The Division of Behavioral and Organizational Science’s next Stauffer Colloquium for Cognitive Psychology will be a presentation by Qi Wang, PhD from Cornell University entitled “Culture in Personal Remembering”. Join us either in person or online on Thursday, October 7 at 11:00 am PT. Professor Wang’s one hour talk will be followed by a brief Q&A session.
The lecture is free and open to the public; registration is required.
Synopsis from Speaker:
“People from different cultures often tell diverse stories about their past experiences. Research in the past two decades has revealed systematic differences in the content, structure, accessibility, and developmental origin of autobiographical memory across cultures. I present a cultural dynamic theory of autobiographical memory to account for the differences. The theory posits that autobiographical remembering takes place in the dynamic transaction between an active individual and his changing environment; is situated in culturally conditioned time and space over a multitude of timescales; and develops in the process of children acquiring cultural knowledge about the self and the purpose of the past through early socialization.”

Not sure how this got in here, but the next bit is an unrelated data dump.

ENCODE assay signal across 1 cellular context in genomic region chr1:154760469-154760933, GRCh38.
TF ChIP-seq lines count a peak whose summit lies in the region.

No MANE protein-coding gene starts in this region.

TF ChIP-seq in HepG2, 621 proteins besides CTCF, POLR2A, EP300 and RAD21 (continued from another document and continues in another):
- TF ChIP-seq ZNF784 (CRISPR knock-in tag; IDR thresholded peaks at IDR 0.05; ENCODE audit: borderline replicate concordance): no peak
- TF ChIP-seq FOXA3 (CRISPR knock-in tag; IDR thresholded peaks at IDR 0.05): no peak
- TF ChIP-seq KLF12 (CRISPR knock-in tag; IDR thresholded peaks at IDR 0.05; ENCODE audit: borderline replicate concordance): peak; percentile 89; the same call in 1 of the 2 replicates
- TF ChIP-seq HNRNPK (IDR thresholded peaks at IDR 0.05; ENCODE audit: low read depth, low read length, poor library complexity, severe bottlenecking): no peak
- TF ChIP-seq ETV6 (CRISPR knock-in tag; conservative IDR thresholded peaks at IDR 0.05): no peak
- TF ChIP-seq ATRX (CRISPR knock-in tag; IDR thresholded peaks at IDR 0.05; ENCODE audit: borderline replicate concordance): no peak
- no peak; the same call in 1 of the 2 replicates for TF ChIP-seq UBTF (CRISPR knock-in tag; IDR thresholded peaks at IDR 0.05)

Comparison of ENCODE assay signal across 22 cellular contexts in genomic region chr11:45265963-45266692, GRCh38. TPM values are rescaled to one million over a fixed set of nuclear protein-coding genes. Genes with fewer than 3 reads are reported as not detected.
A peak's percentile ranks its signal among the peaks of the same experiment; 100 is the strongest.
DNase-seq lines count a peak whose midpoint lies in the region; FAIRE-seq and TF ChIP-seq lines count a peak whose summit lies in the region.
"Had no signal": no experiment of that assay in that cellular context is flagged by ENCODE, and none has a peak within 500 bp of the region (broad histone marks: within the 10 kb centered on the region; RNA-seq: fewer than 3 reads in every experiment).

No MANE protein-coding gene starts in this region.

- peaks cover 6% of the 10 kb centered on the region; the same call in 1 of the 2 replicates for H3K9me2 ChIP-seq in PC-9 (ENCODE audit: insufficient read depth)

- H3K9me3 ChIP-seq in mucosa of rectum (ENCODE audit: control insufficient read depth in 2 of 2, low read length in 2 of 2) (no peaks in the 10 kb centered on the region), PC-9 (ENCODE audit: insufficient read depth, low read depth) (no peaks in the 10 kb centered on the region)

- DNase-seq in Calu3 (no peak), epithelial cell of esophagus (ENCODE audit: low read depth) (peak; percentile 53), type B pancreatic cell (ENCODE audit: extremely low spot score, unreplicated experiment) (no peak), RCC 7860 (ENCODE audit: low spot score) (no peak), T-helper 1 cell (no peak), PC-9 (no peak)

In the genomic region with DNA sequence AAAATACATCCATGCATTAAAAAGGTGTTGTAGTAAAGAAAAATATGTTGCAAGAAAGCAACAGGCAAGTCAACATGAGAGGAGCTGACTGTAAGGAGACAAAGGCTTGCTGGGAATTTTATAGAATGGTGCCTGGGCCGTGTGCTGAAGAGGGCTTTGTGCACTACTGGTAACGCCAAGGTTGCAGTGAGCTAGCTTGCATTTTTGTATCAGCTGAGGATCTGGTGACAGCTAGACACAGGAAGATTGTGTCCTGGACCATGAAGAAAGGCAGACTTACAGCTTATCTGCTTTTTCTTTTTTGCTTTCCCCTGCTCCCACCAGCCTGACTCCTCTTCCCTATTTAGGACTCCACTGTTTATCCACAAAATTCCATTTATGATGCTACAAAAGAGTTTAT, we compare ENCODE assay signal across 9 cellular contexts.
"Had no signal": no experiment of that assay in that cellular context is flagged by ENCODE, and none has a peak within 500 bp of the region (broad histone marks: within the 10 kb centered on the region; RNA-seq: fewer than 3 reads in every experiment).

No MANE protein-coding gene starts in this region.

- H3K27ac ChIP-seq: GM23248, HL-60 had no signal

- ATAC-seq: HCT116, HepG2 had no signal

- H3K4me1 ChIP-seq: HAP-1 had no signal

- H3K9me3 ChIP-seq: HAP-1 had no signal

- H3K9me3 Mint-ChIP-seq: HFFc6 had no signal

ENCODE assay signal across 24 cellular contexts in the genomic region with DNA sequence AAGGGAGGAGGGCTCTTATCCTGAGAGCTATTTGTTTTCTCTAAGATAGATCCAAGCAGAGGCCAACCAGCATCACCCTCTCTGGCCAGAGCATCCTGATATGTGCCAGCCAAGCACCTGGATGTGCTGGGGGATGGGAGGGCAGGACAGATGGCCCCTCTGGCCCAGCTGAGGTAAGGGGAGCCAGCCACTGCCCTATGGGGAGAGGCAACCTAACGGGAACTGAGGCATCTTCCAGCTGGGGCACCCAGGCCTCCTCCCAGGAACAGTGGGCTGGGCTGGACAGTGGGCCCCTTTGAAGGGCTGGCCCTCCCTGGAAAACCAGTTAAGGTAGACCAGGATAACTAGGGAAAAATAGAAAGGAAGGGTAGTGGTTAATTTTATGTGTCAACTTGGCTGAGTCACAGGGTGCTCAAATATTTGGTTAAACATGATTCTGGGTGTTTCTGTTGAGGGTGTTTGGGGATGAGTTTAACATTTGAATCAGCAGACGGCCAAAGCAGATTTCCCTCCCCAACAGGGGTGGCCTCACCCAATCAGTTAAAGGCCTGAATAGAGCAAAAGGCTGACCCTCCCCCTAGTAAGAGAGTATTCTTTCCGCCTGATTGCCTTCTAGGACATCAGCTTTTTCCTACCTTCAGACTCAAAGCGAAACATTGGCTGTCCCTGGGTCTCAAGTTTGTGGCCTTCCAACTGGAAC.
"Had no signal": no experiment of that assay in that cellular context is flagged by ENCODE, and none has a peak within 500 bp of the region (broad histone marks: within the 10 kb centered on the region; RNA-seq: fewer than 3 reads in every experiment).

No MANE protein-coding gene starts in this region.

Dr. Qi Wang is Professor of Human Development and Psychology at Cornell University. She holds a BSc in Psychology from Peking University, China, and a PhD in Psychology from Harvard University. She directs the Culture & Cognition Lab. Her research examines the mechanisms underlying the development of a variety of cognitive and social-cognitive skills in the context of culture, focusing particularly on autobiographical memory. Wang has received many honors and awards. Her research has been supported by grants from the National Science Foundation, National Institutes of Health, National Institute of Food and Agriculture, and National Natural Science Foundation of China. Wang frequently publishes in scientific journals and in volumes of collected works. Her single-authored book The Autobiographical Self in Time and Culture (Oxford University Press, August 2013) is regarded as a definitive work on culture and autobiographical memory. Wang is Editor-in-Chief of the Journal of Applied Research in Memory and Cognition.